Cabinet okays repeal of four obsolete laws Information, Publicity and Broadcasting Services Minister Dr Jenfan Muswere said while additional board members may be appointed in due course the appointed ones should hit the ground running by putting in place viable strategies to turnaround the organisation in various areas.

Mukudzei Chingwere 

Herald Reporter 

CABINET has approved the proposed repeal of four obsolete laws overtaken by events and circumstances, or incorporated in later legislation. 

The four Acts to be struck off the statute book are the Fredrick Clayton Trust Act (Chapter 17:02), Service of documents (Telegraph) Act (Chapter 8:13), Settled Estates Leasing Act (Chapter 20:19) and the War Marriages Validation Act (Chapter 5:15).

“Cabinet received and approved the principles of the proposed repeal of the four Acts,” said Minister of Information Publicity and Broadcasting Services Dr Jenfan Muswere after yesterday’s Cabinet meeting.

“The recommendation to repeal the above-mentioned Acts was borne out of the realisation that these laws have become obsolete and should be deleted from the statute books”.

The Fredrick Clayton Trust Act was a colonial era Act to give effect to the intentions and wishes of a will drawn by Fredrick Clayton in 1918. The Act differentiates between European and non-European children in the celebration of the annual “Pioneers Day” or “Commonwealth Day” picnic, events no longer celebrated in Zimbabwe. In addition the Act was discriminatory and so fell foul of the Constitution of Zimbabwe.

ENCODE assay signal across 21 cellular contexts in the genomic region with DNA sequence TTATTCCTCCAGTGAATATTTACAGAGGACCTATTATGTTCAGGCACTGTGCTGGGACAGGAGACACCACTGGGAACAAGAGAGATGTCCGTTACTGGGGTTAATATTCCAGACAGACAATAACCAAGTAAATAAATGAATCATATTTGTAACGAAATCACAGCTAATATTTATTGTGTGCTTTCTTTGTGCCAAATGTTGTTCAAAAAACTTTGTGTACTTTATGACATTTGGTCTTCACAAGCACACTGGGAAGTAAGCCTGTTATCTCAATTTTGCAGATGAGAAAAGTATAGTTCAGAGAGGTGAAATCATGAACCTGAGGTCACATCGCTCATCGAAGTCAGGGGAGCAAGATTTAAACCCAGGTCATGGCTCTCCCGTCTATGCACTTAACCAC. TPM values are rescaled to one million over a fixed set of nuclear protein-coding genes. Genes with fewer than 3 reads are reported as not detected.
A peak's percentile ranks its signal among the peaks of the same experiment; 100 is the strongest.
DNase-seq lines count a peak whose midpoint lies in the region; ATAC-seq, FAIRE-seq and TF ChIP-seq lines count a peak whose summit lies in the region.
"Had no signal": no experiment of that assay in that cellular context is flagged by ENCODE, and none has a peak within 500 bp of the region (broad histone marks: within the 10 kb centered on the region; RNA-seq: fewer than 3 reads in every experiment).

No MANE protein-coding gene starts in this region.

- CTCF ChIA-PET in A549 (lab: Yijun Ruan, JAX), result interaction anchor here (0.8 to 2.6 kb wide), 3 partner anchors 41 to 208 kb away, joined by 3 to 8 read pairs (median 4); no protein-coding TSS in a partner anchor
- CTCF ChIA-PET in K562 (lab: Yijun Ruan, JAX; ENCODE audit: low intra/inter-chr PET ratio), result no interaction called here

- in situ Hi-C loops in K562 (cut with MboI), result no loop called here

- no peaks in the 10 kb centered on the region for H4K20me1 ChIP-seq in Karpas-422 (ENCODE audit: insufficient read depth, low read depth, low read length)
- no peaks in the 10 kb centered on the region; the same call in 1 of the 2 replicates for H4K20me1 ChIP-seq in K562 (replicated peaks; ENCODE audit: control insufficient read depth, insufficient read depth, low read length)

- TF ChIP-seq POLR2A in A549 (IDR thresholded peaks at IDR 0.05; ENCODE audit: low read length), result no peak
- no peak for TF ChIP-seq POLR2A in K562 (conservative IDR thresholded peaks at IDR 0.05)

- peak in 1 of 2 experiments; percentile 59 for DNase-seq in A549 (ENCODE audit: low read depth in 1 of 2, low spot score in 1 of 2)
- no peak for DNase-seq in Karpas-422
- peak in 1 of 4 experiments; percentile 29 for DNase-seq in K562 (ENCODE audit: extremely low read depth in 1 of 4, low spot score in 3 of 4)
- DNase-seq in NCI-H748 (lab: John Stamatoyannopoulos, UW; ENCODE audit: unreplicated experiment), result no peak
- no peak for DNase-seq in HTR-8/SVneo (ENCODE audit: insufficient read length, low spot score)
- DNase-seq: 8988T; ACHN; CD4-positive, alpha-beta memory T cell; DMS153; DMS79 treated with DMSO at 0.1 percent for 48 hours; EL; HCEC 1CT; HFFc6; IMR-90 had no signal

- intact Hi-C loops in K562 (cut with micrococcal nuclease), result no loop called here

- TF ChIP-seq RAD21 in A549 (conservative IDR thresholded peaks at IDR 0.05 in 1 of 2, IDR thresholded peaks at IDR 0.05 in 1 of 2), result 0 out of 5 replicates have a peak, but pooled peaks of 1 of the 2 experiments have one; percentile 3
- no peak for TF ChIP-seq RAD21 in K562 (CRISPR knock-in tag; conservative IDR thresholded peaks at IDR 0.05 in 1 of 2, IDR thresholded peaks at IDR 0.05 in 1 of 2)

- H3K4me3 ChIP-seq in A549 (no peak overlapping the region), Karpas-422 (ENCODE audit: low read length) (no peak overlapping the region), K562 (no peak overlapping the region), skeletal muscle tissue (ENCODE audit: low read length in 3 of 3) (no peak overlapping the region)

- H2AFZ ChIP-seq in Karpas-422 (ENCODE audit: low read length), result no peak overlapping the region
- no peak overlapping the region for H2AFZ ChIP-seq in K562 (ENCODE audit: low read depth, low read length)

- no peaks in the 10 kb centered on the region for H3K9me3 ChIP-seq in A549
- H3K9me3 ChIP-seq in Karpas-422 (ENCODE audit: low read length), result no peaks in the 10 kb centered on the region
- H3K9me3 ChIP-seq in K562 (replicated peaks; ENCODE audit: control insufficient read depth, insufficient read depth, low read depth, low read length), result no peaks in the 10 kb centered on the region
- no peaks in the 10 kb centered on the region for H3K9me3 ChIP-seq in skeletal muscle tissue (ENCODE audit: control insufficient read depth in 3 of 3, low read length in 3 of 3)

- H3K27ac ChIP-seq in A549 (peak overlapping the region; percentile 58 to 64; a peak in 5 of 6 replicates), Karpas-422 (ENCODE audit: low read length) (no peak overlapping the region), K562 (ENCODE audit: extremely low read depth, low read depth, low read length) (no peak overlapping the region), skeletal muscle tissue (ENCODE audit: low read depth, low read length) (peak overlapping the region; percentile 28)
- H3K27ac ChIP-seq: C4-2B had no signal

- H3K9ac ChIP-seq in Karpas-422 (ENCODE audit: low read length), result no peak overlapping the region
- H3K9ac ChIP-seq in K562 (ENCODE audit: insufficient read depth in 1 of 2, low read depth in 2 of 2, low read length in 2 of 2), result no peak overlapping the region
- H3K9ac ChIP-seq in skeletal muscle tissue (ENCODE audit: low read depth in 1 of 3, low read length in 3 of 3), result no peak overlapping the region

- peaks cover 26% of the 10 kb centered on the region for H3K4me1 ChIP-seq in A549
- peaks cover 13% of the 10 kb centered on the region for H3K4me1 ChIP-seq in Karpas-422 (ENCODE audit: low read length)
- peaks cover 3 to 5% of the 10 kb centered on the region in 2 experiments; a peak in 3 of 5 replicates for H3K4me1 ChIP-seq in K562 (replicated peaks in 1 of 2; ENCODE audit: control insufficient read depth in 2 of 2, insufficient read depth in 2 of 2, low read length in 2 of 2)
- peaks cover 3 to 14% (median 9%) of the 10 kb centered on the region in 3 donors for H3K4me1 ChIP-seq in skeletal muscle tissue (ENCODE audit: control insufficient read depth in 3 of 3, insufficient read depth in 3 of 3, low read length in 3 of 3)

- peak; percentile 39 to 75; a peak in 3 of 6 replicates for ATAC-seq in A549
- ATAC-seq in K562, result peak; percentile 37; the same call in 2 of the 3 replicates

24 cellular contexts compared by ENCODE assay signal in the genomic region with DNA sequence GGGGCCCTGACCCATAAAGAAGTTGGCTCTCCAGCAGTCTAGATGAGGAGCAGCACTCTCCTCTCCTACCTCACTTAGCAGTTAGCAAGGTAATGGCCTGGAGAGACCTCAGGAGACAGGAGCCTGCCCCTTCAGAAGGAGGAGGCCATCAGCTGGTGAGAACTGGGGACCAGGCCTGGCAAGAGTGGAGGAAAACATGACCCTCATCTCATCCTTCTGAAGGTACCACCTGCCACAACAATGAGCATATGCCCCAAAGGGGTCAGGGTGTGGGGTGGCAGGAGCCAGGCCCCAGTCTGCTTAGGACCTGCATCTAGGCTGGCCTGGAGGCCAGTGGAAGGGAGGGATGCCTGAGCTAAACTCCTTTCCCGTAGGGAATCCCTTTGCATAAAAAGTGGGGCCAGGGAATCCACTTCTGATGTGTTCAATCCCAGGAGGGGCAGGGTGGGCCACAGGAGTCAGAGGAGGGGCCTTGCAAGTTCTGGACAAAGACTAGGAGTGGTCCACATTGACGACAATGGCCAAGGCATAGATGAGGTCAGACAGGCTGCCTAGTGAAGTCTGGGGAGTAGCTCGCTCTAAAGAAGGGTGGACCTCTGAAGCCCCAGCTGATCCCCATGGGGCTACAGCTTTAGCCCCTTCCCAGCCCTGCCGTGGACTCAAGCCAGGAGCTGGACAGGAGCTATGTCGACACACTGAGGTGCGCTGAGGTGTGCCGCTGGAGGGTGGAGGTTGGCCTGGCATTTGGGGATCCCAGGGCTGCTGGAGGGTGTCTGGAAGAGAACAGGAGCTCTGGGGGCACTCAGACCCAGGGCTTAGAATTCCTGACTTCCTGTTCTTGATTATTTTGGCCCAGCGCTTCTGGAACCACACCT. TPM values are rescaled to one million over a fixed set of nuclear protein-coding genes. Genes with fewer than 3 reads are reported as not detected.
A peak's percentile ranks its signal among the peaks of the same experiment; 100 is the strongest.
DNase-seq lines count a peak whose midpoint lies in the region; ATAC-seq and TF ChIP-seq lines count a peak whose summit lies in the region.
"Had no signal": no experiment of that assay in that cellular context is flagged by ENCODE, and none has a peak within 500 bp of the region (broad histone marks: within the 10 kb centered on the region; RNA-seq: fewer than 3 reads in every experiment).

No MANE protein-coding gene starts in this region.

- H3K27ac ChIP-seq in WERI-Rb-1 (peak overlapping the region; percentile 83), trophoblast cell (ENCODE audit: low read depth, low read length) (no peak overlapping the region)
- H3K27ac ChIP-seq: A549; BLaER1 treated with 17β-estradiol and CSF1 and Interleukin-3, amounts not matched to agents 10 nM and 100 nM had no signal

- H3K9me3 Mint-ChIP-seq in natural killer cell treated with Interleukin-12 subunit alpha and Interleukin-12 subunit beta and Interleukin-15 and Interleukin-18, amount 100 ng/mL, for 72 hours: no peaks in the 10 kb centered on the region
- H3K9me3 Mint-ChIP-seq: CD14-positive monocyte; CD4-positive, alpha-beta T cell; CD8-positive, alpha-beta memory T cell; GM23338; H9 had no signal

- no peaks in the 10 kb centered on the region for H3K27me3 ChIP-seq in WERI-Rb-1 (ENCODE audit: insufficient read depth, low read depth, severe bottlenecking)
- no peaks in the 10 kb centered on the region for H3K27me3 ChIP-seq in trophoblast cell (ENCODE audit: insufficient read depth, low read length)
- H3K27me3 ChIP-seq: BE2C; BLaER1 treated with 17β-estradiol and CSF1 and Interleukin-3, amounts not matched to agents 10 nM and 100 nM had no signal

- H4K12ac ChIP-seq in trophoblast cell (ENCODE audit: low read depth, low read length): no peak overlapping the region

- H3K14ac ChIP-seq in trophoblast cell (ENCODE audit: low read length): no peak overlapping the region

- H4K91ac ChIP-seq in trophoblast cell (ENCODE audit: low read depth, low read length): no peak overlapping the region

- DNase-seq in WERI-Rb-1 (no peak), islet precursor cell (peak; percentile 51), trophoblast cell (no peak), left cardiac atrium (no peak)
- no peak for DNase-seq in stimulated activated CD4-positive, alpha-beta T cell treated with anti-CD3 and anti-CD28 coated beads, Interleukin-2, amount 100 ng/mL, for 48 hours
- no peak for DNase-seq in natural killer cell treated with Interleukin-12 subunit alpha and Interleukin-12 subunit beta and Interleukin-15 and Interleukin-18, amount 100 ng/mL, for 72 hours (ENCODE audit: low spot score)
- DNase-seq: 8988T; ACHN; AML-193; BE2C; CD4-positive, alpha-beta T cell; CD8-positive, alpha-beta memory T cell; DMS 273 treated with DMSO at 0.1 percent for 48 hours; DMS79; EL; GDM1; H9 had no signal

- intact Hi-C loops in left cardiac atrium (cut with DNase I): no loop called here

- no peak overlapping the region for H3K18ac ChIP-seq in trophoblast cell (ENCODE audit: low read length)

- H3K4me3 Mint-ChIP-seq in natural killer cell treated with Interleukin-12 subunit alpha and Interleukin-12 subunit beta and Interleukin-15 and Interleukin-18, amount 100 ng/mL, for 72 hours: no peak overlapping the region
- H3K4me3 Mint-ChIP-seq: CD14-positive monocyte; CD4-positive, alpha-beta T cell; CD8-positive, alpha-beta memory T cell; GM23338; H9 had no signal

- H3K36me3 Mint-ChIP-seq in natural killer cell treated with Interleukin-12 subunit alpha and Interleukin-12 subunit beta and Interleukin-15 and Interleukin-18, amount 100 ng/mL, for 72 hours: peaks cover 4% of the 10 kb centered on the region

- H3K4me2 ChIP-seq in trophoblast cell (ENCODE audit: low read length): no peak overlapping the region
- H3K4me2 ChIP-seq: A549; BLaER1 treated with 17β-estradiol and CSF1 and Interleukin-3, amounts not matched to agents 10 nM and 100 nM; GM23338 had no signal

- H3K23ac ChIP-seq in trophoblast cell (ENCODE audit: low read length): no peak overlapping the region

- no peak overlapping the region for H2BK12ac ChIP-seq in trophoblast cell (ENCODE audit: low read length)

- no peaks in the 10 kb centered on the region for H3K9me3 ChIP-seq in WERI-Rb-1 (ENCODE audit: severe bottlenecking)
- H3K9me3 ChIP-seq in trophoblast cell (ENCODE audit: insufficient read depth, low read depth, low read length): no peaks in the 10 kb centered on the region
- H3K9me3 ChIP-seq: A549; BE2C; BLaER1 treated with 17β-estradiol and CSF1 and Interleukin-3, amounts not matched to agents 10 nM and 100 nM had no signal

The Service of Documents (Telegraph) Act facilitated service of court processes through the use of the telegraph, a service that no longer exists.

The Settled Estates Leasing Act empowered the High Court to make an order regarding the leasing of settled estates but the present Administration of Estates Act now deals with all interests in deceased estates.

The War Marriages Validation Act was aimed at facilitating registration of marriages contracted during the war of liberation that ended in 1980. The Marriages Act now allows a war marriage to be registered as a civil or customary marriage making the special law no longer necessary.

Usually an Act is repealed as part of a new Act when new legislation overtakes its provisions, but occasionally as in these four cases it either just withers away or the new legislation misses out the repeal.

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